|Clemens goes for 350th win Thursday|
|Written by Admin|
|Wednesday, 20 June 2007 13:42|
Then again, so does a third World Series ring.
The New York Yankees right-hander will take the mound at Colorado Thursday looking to become the first major league pitcher to win 350 games since Warren Spahn did it in 1963.
``Everything's a blessing for me since I tipped my cap three or four years ago, whenever it was, and I was real comfortable with (possible retirement),'' Clemens said. ``Since then, I'm glad I left that percentage point open and I've been very blessed. A lot of neat things have come my way since.''
One thing that hasn't: another World Series title to go with the two he won in his first stint with the Yankees.
It's the pursuit of that ring that's really fueling the Rocket.
``It's been seven long years and there's still guys here that don't have a ring,'' Clemens said. ``They've made a lot of money but they don't have a ring. And I want them to have that feeling and to understand what it's like when you talk about really being a Yankee ... that's the most important thing.''
Clemens (1-1), who won World Series titles in 1999 and 2000, will make his third start for the Yankees when he faces Rodrigo Lopez (3-0) at Coors Field. He took the loss when the Yankees fell 2-0 Friday night against the New York Mets.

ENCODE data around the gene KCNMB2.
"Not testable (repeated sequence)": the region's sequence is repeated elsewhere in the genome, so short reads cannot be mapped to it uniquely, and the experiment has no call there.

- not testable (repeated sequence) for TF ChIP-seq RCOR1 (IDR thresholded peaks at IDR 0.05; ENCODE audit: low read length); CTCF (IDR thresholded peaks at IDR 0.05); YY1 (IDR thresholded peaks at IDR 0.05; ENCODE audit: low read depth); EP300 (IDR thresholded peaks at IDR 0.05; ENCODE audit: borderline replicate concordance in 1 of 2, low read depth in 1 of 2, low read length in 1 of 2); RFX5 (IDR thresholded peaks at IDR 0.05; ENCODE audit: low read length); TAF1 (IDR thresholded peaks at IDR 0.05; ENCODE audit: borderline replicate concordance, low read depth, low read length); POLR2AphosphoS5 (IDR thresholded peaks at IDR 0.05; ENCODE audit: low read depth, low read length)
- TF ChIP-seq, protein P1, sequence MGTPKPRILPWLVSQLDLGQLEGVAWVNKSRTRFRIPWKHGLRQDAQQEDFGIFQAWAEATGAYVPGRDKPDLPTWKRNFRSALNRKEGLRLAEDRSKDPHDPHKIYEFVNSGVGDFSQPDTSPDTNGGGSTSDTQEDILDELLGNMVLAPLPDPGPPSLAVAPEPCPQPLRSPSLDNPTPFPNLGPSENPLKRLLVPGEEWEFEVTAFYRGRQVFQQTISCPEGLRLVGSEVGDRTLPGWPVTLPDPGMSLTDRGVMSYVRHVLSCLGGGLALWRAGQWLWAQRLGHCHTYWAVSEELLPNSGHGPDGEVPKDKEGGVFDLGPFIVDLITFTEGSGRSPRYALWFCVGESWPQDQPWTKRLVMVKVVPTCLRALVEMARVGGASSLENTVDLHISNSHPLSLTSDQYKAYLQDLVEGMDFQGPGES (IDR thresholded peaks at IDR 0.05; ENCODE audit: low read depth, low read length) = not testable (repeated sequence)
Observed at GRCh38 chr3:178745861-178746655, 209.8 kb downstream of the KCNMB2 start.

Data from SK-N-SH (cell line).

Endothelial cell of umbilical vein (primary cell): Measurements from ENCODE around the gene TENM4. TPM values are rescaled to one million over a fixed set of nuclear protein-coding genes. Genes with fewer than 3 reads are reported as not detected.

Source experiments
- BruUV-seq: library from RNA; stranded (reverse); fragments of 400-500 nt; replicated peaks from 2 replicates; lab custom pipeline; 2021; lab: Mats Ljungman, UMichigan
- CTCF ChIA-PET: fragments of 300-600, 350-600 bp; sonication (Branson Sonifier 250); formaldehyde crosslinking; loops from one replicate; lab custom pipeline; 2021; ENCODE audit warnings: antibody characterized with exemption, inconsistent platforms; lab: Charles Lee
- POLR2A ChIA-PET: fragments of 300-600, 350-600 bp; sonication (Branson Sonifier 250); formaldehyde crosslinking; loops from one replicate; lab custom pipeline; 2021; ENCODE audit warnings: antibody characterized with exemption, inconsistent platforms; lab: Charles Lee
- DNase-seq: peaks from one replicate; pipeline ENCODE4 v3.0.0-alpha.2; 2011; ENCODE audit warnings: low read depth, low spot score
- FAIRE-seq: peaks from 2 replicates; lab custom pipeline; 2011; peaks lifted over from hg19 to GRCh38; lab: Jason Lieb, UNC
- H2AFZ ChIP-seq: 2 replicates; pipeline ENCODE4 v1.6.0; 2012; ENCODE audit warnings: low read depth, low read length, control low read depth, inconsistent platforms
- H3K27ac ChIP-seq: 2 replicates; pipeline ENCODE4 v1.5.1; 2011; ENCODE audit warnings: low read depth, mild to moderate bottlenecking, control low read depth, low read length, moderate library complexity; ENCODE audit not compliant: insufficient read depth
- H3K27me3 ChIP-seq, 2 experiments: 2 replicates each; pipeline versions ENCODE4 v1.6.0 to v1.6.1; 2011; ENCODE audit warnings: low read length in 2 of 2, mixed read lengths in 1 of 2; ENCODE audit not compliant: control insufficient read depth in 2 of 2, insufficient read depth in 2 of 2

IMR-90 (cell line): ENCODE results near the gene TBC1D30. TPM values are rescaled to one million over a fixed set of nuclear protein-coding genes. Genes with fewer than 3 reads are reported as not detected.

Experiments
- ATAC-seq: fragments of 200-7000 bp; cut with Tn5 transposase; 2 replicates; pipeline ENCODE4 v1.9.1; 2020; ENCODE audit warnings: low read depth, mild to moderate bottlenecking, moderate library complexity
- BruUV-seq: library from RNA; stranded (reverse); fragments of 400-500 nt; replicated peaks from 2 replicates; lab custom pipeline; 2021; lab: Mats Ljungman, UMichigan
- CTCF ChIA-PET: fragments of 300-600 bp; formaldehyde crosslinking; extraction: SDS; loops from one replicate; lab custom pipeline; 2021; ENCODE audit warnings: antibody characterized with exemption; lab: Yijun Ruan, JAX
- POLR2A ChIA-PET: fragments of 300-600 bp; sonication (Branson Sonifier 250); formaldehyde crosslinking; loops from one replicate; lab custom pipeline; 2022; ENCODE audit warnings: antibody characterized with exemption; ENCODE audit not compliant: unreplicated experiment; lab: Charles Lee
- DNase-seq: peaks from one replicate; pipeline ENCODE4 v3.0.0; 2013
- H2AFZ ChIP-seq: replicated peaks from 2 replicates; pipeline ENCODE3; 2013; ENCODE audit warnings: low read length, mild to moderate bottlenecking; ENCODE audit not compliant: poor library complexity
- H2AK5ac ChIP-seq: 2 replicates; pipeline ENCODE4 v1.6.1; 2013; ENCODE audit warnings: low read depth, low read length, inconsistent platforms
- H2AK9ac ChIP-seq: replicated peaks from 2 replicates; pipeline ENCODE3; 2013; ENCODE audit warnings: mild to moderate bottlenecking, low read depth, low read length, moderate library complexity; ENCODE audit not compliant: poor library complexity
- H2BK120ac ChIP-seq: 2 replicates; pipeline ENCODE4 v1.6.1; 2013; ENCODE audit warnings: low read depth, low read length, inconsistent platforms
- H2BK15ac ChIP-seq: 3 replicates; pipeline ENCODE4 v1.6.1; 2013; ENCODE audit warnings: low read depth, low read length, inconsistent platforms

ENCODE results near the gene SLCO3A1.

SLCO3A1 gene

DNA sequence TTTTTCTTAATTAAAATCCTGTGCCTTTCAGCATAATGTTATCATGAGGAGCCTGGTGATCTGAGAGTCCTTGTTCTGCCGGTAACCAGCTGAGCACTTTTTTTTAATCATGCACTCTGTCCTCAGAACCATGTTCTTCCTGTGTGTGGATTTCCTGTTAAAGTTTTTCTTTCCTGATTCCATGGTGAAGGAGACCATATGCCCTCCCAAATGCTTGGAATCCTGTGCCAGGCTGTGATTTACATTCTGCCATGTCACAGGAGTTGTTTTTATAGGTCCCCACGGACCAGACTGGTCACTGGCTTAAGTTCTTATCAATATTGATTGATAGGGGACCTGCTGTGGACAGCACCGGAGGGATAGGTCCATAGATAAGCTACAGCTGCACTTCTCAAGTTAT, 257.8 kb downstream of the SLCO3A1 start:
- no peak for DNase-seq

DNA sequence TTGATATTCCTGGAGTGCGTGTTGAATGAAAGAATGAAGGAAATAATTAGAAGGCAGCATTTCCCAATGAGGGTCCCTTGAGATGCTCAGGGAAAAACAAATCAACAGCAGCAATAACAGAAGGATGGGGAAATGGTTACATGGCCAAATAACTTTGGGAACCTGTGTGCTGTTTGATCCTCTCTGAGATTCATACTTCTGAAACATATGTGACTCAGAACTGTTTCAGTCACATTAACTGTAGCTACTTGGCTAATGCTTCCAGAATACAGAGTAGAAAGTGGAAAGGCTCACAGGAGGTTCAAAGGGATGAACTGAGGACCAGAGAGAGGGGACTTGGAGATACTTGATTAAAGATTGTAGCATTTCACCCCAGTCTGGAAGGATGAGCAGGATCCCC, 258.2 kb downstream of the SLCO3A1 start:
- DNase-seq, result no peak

This is will be Clemens' fourth career start at Coors Field, where he is 1-0 with a 3.78 ERA. The only other time he faced the Rockies in pinstripes was on June 20, 2002, when he recorded a no-decision in a 14-11 loss, a game in which he allowed just two runs and five hits over four innings.
Clemens, who last pitched in Colorado on June 28, 2005, while with the Houston Astros, said he won't change his routine for the hitter-friendly park that has seen a drastic drop in long balls since the humidor took full effect in recent years.
``I just saw (Rockies right-hander) Jason Hirsh, one of our young guys that we had in Houston, and he seems to be doing just fine,'' said Clemens, who also sought out former Astros center fielder Willy Taveras to ask him about the humidor.
Clemens, who missed his first scheduled start because of a fatigued right groin, said he came out of his last start just fine.
``I'm going to try to improve on really everything I'm doing,'' he said. ``My work in between is as important to how I'm going to continue to stay strong through September and October.''
Spahn won his 350th game on Sept. 29, 1963, in a 2-0 win over the Chicago Cubs at old Milwaukee County Stadium.
``Considering Spahn didn't get his first one until he was 25, that was pretty incredible,'' Yankees manager Joe Torre said. ``He was a freak of nature, playing into his 40s. Guys normally, when they were 36, 37, 38, they were done.''
Clemens turns 45 in August.
Derek Jeter said it's hard to even fathom a pitcher winning 350 games.
``It's longevity and consistency,'' Jeter said. ``I don't think you'll see anyone else get to that number.''